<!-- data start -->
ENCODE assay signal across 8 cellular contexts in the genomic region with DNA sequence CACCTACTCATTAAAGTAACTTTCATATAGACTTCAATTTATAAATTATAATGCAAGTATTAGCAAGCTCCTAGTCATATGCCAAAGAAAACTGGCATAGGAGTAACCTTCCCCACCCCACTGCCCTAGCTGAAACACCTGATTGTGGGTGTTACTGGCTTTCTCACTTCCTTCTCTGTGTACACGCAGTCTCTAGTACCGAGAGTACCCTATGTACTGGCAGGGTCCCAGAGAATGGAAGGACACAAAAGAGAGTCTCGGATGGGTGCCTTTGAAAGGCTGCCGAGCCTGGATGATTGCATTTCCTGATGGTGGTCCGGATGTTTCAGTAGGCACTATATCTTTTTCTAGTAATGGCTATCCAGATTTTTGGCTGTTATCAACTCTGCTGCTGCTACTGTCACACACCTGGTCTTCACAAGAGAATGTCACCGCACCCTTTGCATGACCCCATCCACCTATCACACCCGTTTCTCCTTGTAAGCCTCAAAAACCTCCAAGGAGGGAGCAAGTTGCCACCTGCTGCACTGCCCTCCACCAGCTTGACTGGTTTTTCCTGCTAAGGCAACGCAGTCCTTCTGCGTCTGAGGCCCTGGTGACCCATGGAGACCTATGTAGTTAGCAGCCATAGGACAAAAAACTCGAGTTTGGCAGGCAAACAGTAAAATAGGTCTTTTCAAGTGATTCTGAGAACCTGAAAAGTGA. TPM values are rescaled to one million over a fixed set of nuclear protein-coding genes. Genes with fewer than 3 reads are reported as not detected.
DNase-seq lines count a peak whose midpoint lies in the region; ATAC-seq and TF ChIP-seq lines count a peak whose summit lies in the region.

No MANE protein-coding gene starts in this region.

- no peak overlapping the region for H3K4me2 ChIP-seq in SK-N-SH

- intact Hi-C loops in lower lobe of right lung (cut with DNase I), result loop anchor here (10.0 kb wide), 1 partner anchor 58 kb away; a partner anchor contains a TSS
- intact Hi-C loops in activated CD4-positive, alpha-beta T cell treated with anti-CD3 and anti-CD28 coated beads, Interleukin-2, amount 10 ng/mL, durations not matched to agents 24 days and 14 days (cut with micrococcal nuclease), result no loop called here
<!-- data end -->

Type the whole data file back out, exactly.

ENCODE assay signal across 8 cellular contexts in the genomic region with DNA sequence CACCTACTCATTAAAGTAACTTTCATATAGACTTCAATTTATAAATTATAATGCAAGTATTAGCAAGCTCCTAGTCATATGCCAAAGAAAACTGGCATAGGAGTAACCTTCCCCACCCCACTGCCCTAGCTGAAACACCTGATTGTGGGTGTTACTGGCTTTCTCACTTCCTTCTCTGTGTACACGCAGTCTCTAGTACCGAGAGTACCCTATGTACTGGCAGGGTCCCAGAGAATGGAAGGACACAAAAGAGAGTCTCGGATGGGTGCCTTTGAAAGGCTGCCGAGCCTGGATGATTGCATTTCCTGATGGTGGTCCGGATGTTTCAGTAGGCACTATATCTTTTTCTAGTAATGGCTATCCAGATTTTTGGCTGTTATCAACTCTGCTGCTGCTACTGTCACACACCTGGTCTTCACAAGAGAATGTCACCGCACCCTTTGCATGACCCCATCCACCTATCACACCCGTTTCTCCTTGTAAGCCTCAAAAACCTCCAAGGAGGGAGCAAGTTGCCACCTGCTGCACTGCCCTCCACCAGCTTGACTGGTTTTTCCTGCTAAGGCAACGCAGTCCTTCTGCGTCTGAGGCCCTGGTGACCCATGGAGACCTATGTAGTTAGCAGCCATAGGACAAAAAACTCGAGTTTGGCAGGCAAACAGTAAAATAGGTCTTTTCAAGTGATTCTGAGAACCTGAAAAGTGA. TPM values are rescaled to one million over a fixed set of nuclear protein-coding genes. Genes with fewer than 3 reads are reported as not detected.
DNase-seq lines count a peak whose midpoint lies in the region; ATAC-seq and TF ChIP-seq lines count a peak whose summit lies in the region.

No MANE protein-coding gene starts in this region.

- no peak overlapping the region for H3K4me2 ChIP-seq in SK-N-SH

- intact Hi-C loops in lower lobe of right lung (cut with DNase I), result loop anchor here (10.0 kb wide), 1 partner anchor 58 kb away; a partner anchor contains a TSS
- intact Hi-C loops in activated CD4-positive, alpha-beta T cell treated with anti-CD3 and anti-CD28 coated beads, Interleukin-2, amount 10 ng/mL, durations not matched to agents 24 days and 14 days (cut with micrococcal nuclease), result no loop called here